Does time dilation occur when an object is moving at a constant velocity and not accerating?
yes. If fact the math of Special Relativity only deals with constant velocity.
And please remember that you are always talking about time dilation relative to another frame of reference.
Since it deals with accelerated motion can something be at "true rest"? By that I mean at rest relative to spacetime itself? I was reading about Newton's bucket in Brian Greene's book and he was talking about how the absolute benchmark for verifying whether or not something is accelerating is with respect to spacetime as a whole. Does this translate to constant velocity and/or rest?
If the "speed" at which we move through time is (c-motion) and so the more we move through space the less we move through time, doesn't that mean that there really is "true rest" at which is when we are fully moving through time? (Relative to spacetime as a whole.)
(I distinctly remember this in his book because of it's elegance, but if I am getting this wrong please feel free to correct me; I'd rather be embarassed at my lack of knowledge then confident and know nothing. Also I'm aware that the "c-motion" is surely a drastic oversimplification of the math involved.)
When Greene talks about speed through space vs. speed through time, it's not meant to be absolute, just relative to a particular inertial frame of reference. If you want to see the math behind his definitions (which are not widely used, you don't generally see relativity explained this way in textbooks), have a look at this thread. On the other hand, acceleration is absolute in SR, but this doesn't imply absolute velocity--a comparison might be to curves drawn on a piece of paper, there is an absolute truth about whether a given curve is a straight line or not (and inertial motion means a straight worldline, while acceleration means a non-straight one), but no absolute truth about the slope of a given line, since that depends how you orient your coordinate axes.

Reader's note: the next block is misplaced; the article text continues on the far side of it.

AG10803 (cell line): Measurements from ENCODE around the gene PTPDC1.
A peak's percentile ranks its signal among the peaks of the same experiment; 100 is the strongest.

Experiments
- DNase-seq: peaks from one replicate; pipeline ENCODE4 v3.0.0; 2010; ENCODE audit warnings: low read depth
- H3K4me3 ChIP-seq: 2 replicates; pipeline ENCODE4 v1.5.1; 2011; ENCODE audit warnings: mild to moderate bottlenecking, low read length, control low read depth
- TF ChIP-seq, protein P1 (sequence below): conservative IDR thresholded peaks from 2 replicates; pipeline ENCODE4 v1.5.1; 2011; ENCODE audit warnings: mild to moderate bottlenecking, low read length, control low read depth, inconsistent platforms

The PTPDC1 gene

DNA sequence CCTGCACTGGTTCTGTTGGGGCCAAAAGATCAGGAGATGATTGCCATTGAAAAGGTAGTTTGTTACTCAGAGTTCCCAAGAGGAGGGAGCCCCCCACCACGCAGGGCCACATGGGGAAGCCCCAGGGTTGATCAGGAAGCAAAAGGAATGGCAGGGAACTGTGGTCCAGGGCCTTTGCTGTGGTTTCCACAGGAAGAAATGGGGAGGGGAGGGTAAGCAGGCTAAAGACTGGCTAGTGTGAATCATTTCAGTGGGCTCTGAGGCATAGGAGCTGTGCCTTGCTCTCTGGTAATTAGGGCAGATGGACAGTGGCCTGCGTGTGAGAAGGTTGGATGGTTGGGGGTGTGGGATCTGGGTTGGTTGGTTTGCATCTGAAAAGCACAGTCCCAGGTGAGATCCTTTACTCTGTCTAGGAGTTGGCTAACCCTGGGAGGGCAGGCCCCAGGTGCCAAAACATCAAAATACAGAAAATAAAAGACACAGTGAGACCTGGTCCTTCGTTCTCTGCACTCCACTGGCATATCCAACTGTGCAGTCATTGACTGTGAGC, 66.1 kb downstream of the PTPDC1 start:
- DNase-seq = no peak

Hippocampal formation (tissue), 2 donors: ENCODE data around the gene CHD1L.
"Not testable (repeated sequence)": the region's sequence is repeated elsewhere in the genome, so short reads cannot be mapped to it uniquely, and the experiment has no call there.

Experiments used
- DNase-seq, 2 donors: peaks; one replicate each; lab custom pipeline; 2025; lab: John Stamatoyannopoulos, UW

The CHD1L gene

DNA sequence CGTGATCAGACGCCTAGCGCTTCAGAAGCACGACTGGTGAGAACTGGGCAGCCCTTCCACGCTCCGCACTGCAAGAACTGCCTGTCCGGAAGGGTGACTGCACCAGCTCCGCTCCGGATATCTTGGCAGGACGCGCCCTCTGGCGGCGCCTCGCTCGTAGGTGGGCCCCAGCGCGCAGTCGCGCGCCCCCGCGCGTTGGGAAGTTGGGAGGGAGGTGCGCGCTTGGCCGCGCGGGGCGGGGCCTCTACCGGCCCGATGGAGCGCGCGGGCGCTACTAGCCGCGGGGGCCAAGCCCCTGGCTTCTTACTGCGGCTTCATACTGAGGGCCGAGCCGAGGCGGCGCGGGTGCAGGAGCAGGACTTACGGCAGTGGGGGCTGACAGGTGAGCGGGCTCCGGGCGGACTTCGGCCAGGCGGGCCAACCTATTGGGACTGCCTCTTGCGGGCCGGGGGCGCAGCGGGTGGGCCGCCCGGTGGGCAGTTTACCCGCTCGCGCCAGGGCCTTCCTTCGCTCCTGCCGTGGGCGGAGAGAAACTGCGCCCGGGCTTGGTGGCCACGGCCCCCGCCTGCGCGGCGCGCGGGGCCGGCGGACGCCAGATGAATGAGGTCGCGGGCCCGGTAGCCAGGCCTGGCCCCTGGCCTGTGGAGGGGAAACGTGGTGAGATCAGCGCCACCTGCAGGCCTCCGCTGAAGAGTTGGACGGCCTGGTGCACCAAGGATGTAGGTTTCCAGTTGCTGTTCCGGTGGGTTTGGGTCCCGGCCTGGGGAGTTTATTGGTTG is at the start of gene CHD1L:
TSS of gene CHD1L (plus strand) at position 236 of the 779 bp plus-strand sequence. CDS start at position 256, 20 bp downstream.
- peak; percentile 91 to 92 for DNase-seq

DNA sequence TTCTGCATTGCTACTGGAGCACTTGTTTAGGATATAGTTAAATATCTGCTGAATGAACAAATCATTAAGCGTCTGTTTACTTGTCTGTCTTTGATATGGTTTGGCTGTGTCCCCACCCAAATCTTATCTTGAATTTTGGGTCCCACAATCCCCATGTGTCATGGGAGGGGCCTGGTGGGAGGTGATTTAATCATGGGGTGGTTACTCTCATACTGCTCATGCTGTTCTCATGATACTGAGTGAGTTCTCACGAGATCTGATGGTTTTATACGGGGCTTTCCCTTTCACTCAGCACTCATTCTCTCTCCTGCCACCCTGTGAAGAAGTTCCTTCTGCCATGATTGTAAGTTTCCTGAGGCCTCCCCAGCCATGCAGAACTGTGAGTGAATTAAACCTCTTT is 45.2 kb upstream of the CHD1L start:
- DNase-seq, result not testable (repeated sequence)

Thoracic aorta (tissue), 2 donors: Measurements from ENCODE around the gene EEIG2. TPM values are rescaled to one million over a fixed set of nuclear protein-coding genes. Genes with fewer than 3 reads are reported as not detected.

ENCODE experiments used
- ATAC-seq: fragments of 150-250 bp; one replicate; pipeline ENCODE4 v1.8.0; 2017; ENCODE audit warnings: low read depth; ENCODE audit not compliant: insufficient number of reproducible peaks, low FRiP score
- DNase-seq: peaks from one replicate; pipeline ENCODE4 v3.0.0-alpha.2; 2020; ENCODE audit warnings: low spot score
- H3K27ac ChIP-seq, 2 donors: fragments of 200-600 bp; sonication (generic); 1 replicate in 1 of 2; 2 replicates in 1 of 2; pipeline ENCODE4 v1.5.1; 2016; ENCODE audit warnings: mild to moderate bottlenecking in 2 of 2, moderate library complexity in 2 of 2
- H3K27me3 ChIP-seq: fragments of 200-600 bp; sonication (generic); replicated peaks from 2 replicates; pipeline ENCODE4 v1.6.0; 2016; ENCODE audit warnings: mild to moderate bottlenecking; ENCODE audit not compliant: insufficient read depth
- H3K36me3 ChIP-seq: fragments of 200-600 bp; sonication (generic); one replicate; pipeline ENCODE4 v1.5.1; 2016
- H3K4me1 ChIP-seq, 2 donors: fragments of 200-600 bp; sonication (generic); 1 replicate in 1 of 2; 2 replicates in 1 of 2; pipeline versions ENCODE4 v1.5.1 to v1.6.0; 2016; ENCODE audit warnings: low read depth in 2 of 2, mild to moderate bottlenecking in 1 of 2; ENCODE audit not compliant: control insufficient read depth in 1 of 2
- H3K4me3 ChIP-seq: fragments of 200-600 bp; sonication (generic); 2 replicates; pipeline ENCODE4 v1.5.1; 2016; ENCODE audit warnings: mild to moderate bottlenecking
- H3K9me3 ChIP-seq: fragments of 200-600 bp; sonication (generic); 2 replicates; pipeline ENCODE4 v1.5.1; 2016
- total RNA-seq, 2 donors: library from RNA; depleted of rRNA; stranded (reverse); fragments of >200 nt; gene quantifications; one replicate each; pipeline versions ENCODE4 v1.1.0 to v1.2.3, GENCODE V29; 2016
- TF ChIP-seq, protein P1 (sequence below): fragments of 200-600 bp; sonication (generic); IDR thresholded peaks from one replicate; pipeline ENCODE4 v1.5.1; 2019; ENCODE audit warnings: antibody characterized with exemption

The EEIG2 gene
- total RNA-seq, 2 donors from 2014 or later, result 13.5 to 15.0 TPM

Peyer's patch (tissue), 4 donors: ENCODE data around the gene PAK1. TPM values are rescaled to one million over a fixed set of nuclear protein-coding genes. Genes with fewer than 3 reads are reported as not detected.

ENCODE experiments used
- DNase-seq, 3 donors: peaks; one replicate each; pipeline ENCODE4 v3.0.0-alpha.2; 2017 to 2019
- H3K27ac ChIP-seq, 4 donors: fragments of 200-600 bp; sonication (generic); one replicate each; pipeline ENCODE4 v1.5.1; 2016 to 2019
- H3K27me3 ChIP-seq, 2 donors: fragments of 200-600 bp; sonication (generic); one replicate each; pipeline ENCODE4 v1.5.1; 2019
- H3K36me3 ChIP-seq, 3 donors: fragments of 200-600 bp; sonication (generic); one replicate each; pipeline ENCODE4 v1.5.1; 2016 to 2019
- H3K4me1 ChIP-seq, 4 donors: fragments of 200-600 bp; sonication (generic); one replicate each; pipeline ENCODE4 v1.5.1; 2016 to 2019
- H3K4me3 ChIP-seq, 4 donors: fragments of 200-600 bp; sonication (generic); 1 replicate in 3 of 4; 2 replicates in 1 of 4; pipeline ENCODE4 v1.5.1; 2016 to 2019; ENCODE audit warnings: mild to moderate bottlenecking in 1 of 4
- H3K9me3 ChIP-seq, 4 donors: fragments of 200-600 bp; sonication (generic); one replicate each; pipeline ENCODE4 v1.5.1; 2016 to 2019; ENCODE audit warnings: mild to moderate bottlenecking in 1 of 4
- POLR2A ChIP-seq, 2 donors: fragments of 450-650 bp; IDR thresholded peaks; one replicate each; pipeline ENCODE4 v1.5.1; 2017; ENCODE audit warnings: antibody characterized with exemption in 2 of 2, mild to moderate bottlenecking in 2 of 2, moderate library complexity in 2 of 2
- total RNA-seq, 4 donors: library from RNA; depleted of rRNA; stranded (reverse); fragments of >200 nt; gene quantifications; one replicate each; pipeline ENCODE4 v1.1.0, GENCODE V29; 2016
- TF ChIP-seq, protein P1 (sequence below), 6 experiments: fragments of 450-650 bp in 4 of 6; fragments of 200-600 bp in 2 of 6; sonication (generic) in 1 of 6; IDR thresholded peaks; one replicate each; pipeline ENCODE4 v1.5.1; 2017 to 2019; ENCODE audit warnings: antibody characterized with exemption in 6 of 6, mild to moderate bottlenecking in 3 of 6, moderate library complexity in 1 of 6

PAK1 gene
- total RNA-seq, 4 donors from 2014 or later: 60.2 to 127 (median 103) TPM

The way you phrase it, you are referring to some absolute rest frame --- you call it "spacetime as a whole". Mentioning an absolute rest frame is generally frowned upon in the context of special relativity. The main reason is that this absolute rest frame is not detectable by any means. Consequently it is a superflous construct to be slashed by Occam's Razor.
Sometimes you may hear that the absolute rest frame is mathematically incompatible with special relativity. This is not true, and a nice description of how both fit together can be found in a recent book by Guerra and deAbreu.
If you want to keep with the mainstream interpretation, you should say goodbye to the idea of an absolute rest frame. Then "true rest" is a meaningless concept. If you feel it helps to give your head a rest, imagine the absolute rest frame. In this context then, yes, there is a trade-off between moving relative to this absolute rest frame and getting older --- the faster you move the slower you age. But keep in mind that discussing special relativity as if there were an absolute frame of reference will usually deteriorate the discussion.
This is a common myth. SR can describe acceleration, as long as it is caused by a four-force rather than by gravity. You can describe accelerated paths in gravityless spacetime such as done here.
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